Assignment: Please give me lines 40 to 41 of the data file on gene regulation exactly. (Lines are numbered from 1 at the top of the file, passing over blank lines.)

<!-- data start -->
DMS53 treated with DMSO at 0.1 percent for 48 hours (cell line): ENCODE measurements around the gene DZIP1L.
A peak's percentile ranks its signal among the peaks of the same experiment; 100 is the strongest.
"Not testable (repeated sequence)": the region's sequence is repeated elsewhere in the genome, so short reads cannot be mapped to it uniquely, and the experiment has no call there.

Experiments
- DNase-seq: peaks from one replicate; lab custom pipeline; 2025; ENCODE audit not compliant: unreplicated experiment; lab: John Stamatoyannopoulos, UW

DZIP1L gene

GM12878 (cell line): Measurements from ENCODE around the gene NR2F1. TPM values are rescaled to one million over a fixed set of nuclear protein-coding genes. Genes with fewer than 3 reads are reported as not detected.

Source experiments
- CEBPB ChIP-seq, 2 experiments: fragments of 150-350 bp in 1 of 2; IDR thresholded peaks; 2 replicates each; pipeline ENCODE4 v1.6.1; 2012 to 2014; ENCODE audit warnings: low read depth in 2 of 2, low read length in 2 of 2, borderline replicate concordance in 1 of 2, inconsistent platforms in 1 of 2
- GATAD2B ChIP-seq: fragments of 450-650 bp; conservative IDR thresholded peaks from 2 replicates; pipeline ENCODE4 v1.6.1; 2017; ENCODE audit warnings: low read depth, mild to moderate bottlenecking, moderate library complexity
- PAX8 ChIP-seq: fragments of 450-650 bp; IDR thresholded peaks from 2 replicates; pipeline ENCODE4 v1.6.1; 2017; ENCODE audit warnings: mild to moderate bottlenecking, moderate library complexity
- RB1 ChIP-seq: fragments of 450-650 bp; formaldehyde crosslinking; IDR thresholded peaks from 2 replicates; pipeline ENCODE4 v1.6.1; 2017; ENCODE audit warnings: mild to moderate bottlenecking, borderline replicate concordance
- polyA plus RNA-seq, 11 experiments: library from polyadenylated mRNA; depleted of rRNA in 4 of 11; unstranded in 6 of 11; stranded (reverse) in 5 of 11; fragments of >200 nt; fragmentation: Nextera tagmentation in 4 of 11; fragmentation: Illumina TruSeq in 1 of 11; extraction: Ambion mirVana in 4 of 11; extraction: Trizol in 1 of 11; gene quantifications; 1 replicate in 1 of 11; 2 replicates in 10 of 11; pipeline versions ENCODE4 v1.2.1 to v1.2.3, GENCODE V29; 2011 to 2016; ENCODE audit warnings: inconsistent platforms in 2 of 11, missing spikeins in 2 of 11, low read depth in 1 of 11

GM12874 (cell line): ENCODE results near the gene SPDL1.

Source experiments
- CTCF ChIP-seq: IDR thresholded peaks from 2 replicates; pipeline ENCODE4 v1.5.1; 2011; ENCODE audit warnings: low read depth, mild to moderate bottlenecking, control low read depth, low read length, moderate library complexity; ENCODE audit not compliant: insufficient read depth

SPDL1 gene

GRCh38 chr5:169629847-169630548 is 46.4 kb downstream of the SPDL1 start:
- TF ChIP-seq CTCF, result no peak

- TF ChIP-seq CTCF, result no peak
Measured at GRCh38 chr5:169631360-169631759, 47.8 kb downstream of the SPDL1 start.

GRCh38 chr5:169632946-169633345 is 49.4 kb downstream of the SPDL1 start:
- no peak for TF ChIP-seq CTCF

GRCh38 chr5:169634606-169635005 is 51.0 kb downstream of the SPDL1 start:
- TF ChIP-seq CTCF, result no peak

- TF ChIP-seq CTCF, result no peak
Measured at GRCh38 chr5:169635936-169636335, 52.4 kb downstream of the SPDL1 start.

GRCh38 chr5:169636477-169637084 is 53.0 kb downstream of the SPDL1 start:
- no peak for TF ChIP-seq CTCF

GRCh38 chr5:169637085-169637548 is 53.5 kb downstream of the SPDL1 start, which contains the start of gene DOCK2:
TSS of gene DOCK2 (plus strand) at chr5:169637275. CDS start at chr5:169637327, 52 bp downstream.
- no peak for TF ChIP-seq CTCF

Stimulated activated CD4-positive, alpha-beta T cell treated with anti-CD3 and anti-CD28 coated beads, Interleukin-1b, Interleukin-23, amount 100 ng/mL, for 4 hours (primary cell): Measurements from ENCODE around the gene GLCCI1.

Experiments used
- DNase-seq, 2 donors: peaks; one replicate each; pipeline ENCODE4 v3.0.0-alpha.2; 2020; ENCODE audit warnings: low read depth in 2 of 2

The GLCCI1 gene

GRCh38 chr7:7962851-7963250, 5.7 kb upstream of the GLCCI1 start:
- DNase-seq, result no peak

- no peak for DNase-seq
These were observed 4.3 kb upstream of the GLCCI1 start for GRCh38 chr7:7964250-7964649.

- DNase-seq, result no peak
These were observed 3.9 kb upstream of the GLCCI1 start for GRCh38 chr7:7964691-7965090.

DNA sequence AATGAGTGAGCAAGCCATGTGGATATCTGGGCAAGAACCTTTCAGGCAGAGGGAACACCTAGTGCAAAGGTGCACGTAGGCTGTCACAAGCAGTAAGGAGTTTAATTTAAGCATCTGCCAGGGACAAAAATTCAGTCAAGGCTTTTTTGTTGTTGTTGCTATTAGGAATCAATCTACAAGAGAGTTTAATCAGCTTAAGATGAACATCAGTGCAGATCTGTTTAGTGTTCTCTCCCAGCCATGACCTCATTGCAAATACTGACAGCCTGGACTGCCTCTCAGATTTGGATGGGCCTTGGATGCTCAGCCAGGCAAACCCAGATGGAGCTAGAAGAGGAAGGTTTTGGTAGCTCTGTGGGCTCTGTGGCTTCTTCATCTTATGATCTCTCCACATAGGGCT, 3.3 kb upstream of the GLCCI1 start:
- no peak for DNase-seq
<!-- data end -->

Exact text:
These were observed 4.3 kb upstream of the GLCCI1 start for GRCh38 chr7:7964250-7964649.

- DNase-seq, result no peak